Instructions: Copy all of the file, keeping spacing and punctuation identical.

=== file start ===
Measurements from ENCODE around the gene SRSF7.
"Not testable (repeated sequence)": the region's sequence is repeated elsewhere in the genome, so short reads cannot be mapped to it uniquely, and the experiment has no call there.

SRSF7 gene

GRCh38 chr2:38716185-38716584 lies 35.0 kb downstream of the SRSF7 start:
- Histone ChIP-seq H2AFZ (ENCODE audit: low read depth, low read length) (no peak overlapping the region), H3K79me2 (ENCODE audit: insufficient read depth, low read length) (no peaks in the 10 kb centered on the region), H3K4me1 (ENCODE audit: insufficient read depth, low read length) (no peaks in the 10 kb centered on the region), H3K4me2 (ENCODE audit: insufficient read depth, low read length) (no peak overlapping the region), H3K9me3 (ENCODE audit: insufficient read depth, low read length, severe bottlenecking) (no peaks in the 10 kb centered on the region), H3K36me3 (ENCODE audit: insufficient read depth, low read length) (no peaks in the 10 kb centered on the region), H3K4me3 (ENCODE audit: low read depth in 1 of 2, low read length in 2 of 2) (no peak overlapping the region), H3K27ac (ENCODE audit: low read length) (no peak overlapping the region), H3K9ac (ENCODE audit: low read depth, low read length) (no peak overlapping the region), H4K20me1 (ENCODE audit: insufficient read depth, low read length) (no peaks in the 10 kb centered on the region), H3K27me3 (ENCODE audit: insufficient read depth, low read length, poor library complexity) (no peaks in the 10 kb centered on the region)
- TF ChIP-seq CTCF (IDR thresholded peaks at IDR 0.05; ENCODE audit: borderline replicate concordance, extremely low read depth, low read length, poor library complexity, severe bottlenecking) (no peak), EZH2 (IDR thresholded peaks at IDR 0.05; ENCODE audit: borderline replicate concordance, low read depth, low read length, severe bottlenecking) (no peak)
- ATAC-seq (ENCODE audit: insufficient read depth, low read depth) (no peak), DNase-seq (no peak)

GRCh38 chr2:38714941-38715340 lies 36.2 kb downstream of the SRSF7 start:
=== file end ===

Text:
Measurements from ENCODE around the gene SRSF7.
"Not testable (repeated sequence)": the region's sequence is repeated elsewhere in the genome, so short reads cannot be mapped to it uniquely, and the experiment has no call there.

SRSF7 gene

GRCh38 chr2:38716185-38716584 lies 35.0 kb downstream of the SRSF7 start:
- Histone ChIP-seq H2AFZ (ENCODE audit: low read depth, low read length) (no peak overlapping the region), H3K79me2 (ENCODE audit: insufficient read depth, low read length) (no peaks in the 10 kb centered on the region), H3K4me1 (ENCODE audit: insufficient read depth, low read length) (no peaks in the 10 kb centered on the region), H3K4me2 (ENCODE audit: insufficient read depth, low read length) (no peak overlapping the region), H3K9me3 (ENCODE audit: insufficient read depth, low read length, severe bottlenecking) (no peaks in the 10 kb centered on the region), H3K36me3 (ENCODE audit: insufficient read depth, low read length) (no peaks in the 10 kb centered on the region), H3K4me3 (ENCODE audit: low read depth in 1 of 2, low read length in 2 of 2) (no peak overlapping the region), H3K27ac (ENCODE audit: low read length) (no peak overlapping the region), H3K9ac (ENCODE audit: low read depth, low read length) (no peak overlapping the region), H4K20me1 (ENCODE audit: insufficient read depth, low read length) (no peaks in the 10 kb centered on the region), H3K27me3 (ENCODE audit: insufficient read depth, low read length, poor library complexity) (no peaks in the 10 kb centered on the region)
- TF ChIP-seq CTCF (IDR thresholded peaks at IDR 0.05; ENCODE audit: borderline replicate concordance, extremely low read depth, low read length, poor library complexity, severe bottlenecking) (no peak), EZH2 (IDR thresholded peaks at IDR 0.05; ENCODE audit: borderline replicate concordance, low read depth, low read length, severe bottlenecking) (no peak)
- ATAC-seq (ENCODE audit: insufficient read depth, low read depth) (no peak), DNase-seq (no peak)

GRCh38 chr2:38714941-38715340 lies 36.2 kb downstream of the SRSF7 start: